What do I need to take responsibility for the environmental impact of my daily consumption? and what may be potential solution sketches?
Hope: also coming from the outside. I cannot do it all alone.
Confirmation: that my own actions are going in the right direction. And that others are doing their part too, that I’m not doing this alone. We could search for, share with, and proactively exchange with a like-minded community
Simplification: the knowledge how to live sustainably has been around for centuries, and still is with indigenous communities. We could re:awake “common sense”; go back to the simple ways our grandparents lived
Focus: support in understanding where I should place my attention and resources. We would appreciate a guided discourse
Trust: to know who, and what, make the products I consume. Local economies enable direct contact and significantly higher trust
Kindness: be kind to myself, even if my actions may not be “perfect” (yet). We could embrace imperfection and start small, with simple actions, working towards greater objectives step by step
Open questions I hold:
How can I get started? “responsible consumption for beginners”
What can I do if I only have a very limited budget? Does it even matter?
How do I know which alternative is better, if there are multiple options of a product?
Why do we need to “know so much” and continue to have more facts and figures, when massive amounts of knowledge are already around?
Is the responsibility really with the consumer, if the lever is much larger at producer level ?
It’s incredibly difficult to be able to take informed choices
Responsibility at individual level seems achievable, but it’s much harder at institutional / systemic level
Why is the responsibility to solve todays' great problems put on young people's shoulders? How should we, who are just starting to dive into our live journeys, solve the large complex global problems which are a legacy of the previous generations and our ancestors, many who are still capable to take important decisions and actions right now? 16-year-old student, International School of Zug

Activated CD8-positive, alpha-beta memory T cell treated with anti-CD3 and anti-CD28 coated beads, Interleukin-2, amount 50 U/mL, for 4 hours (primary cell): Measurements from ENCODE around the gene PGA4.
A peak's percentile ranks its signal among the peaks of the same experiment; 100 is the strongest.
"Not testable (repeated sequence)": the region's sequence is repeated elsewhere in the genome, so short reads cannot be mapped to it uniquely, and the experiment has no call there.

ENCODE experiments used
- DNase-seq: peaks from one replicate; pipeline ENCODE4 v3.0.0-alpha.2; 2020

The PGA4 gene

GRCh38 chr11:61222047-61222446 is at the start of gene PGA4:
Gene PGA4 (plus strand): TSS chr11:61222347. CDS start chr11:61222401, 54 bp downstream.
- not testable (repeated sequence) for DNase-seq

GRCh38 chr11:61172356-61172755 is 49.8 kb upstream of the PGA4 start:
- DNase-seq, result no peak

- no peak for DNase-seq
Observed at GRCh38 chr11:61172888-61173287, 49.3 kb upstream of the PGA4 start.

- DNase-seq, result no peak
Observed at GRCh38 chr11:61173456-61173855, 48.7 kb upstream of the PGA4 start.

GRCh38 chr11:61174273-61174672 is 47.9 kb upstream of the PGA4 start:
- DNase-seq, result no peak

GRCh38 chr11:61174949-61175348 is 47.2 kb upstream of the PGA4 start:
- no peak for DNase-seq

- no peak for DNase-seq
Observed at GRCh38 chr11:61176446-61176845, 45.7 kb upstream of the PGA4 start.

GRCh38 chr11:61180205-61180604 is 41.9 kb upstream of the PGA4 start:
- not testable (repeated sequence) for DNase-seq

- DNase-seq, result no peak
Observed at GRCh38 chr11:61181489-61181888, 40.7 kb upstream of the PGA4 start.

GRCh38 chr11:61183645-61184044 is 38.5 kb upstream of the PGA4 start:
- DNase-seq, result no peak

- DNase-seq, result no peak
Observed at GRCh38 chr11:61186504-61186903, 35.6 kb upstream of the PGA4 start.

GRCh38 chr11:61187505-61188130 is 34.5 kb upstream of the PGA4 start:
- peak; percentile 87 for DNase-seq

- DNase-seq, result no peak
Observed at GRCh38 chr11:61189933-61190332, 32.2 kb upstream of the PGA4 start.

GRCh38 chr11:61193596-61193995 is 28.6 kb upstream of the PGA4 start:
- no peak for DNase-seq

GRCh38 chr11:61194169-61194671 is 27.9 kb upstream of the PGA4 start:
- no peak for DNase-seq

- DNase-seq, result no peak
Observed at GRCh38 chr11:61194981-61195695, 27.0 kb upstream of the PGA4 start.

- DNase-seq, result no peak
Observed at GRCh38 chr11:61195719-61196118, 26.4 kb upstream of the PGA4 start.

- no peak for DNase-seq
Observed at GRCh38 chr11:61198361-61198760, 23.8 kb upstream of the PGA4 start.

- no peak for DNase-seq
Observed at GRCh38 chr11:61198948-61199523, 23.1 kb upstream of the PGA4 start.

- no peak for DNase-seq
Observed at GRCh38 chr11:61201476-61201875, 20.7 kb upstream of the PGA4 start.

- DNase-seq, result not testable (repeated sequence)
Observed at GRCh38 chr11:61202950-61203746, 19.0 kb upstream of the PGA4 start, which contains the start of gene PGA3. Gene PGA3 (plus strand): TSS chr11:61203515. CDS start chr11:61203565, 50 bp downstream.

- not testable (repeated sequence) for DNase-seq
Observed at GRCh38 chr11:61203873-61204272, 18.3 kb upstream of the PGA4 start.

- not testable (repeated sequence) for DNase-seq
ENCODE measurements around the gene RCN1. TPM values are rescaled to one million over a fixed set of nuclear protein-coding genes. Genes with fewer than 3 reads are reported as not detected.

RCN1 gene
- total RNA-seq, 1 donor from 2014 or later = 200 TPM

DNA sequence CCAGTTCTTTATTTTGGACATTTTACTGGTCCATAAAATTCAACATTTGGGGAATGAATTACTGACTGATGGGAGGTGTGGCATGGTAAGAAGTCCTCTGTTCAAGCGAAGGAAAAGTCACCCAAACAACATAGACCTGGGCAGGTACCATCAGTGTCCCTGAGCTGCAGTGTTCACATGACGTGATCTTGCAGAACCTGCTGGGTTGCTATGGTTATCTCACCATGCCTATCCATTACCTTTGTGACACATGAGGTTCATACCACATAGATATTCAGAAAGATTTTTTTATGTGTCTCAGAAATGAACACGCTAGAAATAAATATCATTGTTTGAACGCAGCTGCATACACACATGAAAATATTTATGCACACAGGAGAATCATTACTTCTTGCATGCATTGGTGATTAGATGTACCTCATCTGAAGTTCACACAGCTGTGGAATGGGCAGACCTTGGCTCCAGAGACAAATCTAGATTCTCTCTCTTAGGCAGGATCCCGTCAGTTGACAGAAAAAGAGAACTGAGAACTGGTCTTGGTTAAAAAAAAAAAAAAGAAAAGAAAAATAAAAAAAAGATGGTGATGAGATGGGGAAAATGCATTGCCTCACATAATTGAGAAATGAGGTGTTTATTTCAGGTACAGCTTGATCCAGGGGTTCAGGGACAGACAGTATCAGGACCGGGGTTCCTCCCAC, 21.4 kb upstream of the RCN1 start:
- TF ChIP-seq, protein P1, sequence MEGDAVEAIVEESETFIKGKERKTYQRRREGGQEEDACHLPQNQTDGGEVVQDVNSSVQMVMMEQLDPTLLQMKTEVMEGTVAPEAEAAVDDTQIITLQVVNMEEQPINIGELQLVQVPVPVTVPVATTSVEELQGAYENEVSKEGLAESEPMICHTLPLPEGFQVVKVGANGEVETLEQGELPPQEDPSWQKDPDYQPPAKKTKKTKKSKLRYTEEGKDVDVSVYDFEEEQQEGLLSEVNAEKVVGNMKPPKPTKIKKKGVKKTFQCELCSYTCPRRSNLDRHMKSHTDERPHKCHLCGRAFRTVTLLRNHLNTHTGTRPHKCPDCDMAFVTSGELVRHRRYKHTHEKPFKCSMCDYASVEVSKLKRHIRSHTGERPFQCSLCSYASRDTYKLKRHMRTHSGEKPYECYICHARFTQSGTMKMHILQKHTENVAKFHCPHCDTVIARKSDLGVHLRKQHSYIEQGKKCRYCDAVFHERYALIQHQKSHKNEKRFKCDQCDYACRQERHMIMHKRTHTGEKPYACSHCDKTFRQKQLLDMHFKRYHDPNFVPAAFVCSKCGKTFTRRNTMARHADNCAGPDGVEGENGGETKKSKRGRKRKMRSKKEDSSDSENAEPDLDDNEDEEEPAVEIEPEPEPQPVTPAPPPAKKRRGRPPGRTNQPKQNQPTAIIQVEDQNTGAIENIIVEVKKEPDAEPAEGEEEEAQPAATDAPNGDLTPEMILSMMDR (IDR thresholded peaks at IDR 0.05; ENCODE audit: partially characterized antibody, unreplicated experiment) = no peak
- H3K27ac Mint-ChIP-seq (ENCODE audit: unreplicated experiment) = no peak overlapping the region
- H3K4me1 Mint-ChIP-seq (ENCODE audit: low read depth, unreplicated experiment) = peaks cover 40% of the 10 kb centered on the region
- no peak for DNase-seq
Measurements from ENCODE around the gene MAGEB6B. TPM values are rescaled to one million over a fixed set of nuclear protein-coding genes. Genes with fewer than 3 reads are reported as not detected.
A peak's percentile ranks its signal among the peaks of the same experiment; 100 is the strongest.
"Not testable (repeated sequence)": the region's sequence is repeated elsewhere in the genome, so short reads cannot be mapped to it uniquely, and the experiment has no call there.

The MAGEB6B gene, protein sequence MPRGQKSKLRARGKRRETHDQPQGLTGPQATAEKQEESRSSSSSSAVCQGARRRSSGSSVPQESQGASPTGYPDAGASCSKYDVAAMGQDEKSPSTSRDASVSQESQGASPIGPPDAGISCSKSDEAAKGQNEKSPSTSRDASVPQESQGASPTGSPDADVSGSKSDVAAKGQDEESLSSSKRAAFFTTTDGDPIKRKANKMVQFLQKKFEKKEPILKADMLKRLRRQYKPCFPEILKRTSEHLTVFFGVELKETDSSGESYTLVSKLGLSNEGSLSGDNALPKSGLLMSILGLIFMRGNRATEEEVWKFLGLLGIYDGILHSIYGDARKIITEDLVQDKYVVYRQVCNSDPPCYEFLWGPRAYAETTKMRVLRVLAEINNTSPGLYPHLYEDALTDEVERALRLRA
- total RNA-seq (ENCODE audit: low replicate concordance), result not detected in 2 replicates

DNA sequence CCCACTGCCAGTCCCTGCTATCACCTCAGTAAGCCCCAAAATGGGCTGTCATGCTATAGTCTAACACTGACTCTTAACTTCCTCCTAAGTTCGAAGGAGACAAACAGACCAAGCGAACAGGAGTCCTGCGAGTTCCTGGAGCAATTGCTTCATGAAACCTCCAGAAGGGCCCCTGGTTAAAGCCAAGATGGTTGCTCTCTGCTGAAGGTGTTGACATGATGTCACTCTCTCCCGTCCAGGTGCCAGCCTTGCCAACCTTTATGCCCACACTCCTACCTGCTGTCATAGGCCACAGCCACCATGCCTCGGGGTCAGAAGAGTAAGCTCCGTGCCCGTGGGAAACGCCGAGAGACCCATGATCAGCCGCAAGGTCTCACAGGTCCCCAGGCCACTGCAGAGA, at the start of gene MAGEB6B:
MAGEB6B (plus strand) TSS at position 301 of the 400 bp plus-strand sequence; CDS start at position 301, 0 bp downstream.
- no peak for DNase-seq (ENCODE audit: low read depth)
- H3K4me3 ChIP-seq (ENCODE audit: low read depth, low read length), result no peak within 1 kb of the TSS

Dialogues are very powerful as they can give room to topics to emerge which were not visible or expected. Two topic emerged from the respectful dialogue in the group.
The first was voiced by a brave 16-year-old and highlighted the immense pressure which is being put on young people to solve todays’ problems. How should children and youth, who are just starting to dive into their live journeys, solve the large complex global problems which are essentially a legacy of the previous generations and our ancestors, many who are still capable to take important decisions and actions right now?
The second was a great difference in awareness about and agency over “sustainable choices” depending on where on Earth we are, brought forward by a lady from Mexico. She observed that in her home country, there are neither resources available to care for sustainable lifestyles nor is the topic being treated in the public discourse.
We are grateful for the depth of the dialogue and connections which were possible within the short space of one evening. It takes courage to come together as a group of strangers, and put words on challenging topics like taking care of our very habitat in a system that doesn't prioritize this very work. It's encouraging to realise that what connects us is stronger than what may divide us, and that there's a power in sharing something abstract and intangible, when this kind of spaces are opened. May the seeds planted on this evening find fertile soil, so that regenerative initiatives can grow and unfold.
To collaboratio Helvetica for initiating this event, and for inviting Terrabiom to co-create the evening, in particular the hosting team of the Catalyst Lab: Sarah Friedrich, Luea Ritter, Severin von Hünerbein
To One Planet Lab for co-hosting this evening and their work supporting regenerative pioneers, in particular Patrizia Matzdorf
To Dr. Ioana Marinica for the scientific insights into responsible consumer behaviour
To WWF Switzerland for hosting this event in their HQ space
To the TerraTribe who joined in for the evening: Carolina, Eric, Patricio. We're better together.
Engaging events like this one are an important part of our mission to re:connect humans with the value of nature, from the soil up. Curious how this might fit into your world? Please reach out to explore how Terrabiom could support you in putting soil health and regeneration on your organization and people’s radar. We love to get creative.